At one time or another, everyone's had a slip of the tongue. Maybe you called your boss by the wrong name (as I did the very first time I emailed Tim Clark and called him Tyler). Maybe you once accidentally called your teacher "Mom," or said "Wait a sex" instead of "Wait a sec." It happens to the best of us!
But a slip of the tongue isn't usually so bad that it knocks several of your teeth out of your mouth and down your shirt. Stumbling over your words doesn't typically cause an eyeball to pop out of its socket, sparks and smoke to spray from your nostrils, or motor oil to squirt out of the spot where your ear used to be, now that your ear is protruding from your head on a long steel spring. Unless you're playing Speaking Simulator, in which case these things are pretty common.
This is because you're really a robot trying to pass for human while at work, on a date, in church, or at the doctor's office, and the best way to pass for human is to speak, look, and act like a human by pressing buttons with your tongue, opening and closing your mouth to form words, smiling at the appropriate times (for the appropriate amount of time) and keeping a natural amount of eye contact while you speak. And always stay calm, even after one of your eyes falls out and sparks shoot out of your nostrils. Maybe no one noticed!
I got my hands (and mouth) on a preview build and can report that speaking in Speaking Simulator is extremely tricky. You control your robotic tongue with the WASD keys, using it to hit the buttons inside your robot mouth when they light up green—and trying to avoid hitting them when they're red. At the same time, you use the mouse to stretch your mouth in four directions to form the shapes needed to make sounds as you follow your script, which consists of extremely normal and genuine human sentences.
For example, when your boss calls you into his office for a chat, it's perfectly normal and human to address him by saying "Greetings, mighty supreme leader." (Especially if you mess it up and your nose flips open like a car trunk, spraying motor oil everywhere.) And while talking to a coworker who is currently sitting on a toilet in a bathroom stall, just say: "Like many humans, Carl, I enjoy the process of excretion, but not at the expense of productivity." This is perfectly normal human communication. You're doing great!
Below (and here on YouTube) you can watch me go on a date. As you can see, it all went perfectly smoothly. Sure, I accidentally tried to order coolant instead of a human beverage, but I think I covered it naturally.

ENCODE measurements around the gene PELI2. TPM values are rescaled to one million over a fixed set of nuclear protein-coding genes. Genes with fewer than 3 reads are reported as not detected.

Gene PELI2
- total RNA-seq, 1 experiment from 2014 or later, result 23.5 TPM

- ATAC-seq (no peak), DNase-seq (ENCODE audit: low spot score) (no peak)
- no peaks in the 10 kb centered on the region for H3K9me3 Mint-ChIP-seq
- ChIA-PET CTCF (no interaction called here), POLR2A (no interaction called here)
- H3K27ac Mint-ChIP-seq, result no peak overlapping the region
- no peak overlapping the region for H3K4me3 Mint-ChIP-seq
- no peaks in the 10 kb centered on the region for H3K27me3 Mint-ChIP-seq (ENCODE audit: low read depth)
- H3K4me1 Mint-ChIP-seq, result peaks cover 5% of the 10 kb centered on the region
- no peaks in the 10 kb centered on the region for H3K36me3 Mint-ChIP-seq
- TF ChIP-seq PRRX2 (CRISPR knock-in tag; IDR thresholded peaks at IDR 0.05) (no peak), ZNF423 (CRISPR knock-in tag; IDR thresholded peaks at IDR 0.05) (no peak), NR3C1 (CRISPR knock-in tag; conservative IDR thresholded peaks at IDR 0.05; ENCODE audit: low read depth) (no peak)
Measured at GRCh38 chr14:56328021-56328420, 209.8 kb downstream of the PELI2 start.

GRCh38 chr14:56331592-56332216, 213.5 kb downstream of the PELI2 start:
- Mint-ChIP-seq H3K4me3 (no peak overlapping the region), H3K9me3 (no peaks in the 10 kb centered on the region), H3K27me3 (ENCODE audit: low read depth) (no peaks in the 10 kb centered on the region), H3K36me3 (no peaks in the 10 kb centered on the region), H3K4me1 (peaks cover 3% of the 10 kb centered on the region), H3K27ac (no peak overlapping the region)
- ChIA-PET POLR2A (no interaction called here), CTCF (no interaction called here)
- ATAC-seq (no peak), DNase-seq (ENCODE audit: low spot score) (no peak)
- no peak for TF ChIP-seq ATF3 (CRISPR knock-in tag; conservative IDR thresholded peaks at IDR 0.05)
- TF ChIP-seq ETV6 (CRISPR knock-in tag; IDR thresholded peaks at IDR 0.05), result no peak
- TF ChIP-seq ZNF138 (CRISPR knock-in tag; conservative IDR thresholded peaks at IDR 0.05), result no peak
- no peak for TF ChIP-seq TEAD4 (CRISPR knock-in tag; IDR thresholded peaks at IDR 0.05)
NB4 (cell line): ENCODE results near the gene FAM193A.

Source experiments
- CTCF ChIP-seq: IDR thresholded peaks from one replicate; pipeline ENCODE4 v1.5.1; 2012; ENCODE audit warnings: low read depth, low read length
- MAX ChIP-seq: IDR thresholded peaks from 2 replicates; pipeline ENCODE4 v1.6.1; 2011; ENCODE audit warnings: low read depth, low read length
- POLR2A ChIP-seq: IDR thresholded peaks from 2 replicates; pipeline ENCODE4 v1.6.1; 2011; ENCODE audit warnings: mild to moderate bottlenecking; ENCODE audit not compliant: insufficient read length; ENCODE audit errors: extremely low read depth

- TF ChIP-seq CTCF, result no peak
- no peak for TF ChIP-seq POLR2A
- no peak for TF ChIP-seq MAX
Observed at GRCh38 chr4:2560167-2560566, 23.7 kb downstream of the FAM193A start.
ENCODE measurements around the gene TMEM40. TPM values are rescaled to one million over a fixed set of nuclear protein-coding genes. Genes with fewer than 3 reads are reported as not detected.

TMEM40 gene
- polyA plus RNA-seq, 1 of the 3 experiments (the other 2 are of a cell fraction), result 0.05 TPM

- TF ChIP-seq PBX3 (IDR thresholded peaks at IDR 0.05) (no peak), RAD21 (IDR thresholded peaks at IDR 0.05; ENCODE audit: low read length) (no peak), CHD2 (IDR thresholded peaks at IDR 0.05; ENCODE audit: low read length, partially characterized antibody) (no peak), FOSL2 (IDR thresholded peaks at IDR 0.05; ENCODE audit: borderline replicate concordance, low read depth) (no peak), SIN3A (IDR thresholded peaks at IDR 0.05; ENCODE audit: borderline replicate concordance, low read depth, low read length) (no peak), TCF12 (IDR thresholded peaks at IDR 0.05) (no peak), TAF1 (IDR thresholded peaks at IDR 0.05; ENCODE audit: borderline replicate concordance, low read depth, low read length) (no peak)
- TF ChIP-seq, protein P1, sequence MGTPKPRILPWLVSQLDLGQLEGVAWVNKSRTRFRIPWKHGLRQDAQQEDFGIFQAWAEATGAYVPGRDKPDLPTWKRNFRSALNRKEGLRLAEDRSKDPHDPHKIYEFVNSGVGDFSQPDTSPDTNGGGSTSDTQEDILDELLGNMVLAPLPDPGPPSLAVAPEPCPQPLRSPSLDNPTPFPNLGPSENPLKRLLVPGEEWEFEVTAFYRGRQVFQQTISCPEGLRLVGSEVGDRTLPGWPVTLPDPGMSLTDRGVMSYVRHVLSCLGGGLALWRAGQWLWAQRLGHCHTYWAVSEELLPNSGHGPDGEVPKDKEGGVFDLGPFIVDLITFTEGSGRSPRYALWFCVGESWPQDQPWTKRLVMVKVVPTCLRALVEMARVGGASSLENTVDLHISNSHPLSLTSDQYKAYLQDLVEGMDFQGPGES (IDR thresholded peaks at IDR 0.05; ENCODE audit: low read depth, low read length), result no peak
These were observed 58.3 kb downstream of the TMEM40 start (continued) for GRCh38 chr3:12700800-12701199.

Between missions to reassure humans that you're totally human and not a robot, you'll earn tokens that can be spent to upgrade your robot body by yanking teeth from your head and replacing them with microchips. These upgrades increase your human-simulating abilities, but they also make speaking even more challenging. Adding a smile function gives you a reassuring facial movement, but also a new lever to pull with your mouse when you're told to raise or lower your smile. Adding eye movement means having to quickly swivel your eyes with the mouse as you make and break eye contact—the same mouse you've been using to control your mouth.
Pretty quickly your eyes (your real ones, I mean) will be darting around the screen to address all the facial movements you need to make and buttons you need to press. Make eye contact, but not for too long or it's weird. Did you look away? That's also weird! Look back, quickly! Smile! Now stop smiling. Smile again! Press buttons! Make mouth-shapes! This all has to happen pretty much at once to get through Speaking Simulator's long sentences. It's funny but it's not even remotely easy. Robots might be great at multitasking, but I sure ain't.
Luckily, the humans you're speaking to aren't that quick on the uptake. Their suspicions rise the worse you perform, but very, very slowly, giving you time to reassure them by performing your actions before the timer drains. As you bite your tongue, miss-press buttons in your mouth, and various bits of your face fall apart when you take ten or fifteen seconds to complete simple words like "Grant" or "Yes," they'll still be pretty convinced you're human.
Funny and gruesome as this all is, I can definitely relate to the robot in Speaking Simulator (whose name is Blank Textfield). As an extremely self-conscious, shy, anxiety-riddled person, I spend most of my face-to-face conversations struggling to get my thoughts out properly and imagining the other person's suspicion meter rising, too. (I don't worry they're suspicious I'm a robot, I worry they're suspicious I'm an idiot). Talking to people has always been tough for me, there's plenty of miscommunication between my brain and my mouth, and I basically spend most of my conversations wondering just how badly the conversation is going. I dread talking to people, and before a social event I've definitely found myself thinking, "Relax. You'll be fine. Just pretend you're a human being."
So, I definitely empathize with your struggles, Blank Textfield. Hopefully with some more practice, we'll be able to get through a single conversation without awkwardness, embarrassment, or with any of our face-parts falling off. If you're interested in taking Speaking Simulator's mouth for a drive, it comes out on Steam on January 30.
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Chris started playing PC games in the 1980s, started writing about them in the early 2000s, and (finally) started getting paid to write about them in the late 2000s. Following a few years as a regular freelancer, PC Gamer hired him in 2014, probably so he'd stop emailing them asking for more work. Chris has a love-hate relationship with survival games and an unhealthy fascination with the inner lives of NPCs. He's also a fan of offbeat simulation games, mods, and ignoring storylines in RPGs so he can make up his own.